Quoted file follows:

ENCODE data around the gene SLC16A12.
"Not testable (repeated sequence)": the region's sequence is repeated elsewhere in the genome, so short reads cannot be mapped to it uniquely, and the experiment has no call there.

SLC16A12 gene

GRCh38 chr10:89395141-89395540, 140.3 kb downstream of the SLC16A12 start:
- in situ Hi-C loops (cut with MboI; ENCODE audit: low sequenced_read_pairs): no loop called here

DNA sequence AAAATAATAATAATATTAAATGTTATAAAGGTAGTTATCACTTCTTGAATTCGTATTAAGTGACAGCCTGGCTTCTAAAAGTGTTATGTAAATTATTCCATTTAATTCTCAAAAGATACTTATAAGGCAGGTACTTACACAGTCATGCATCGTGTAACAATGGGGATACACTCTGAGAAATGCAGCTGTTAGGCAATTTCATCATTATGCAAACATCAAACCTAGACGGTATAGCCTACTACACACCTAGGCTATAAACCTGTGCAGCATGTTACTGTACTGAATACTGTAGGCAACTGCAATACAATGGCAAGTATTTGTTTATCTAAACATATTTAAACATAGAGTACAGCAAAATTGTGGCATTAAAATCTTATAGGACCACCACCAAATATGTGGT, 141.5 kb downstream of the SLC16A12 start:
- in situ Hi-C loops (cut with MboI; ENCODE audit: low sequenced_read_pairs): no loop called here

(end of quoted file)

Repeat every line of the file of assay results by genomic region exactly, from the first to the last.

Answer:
ENCODE data around the gene SLC16A12.
"Not testable (repeated sequence)": the region's sequence is repeated elsewhere in the genome, so short reads cannot be mapped to it uniquely, and the experiment has no call there.

SLC16A12 gene

GRCh38 chr10:89395141-89395540, 140.3 kb downstream of the SLC16A12 start:
- in situ Hi-C loops (cut with MboI; ENCODE audit: low sequenced_read_pairs): no loop called here

DNA sequence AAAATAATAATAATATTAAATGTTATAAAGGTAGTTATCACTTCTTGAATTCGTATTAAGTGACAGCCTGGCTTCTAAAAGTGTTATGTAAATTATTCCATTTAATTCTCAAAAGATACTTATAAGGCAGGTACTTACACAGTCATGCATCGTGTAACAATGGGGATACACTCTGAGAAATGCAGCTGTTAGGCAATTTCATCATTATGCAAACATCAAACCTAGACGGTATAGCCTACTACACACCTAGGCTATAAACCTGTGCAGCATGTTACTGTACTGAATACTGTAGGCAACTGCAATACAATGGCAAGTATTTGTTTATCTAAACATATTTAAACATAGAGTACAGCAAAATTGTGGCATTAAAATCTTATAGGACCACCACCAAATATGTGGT, 141.5 kb downstream of the SLC16A12 start:
- in situ Hi-C loops (cut with MboI; ENCODE audit: low sequenced_read_pairs): no loop called here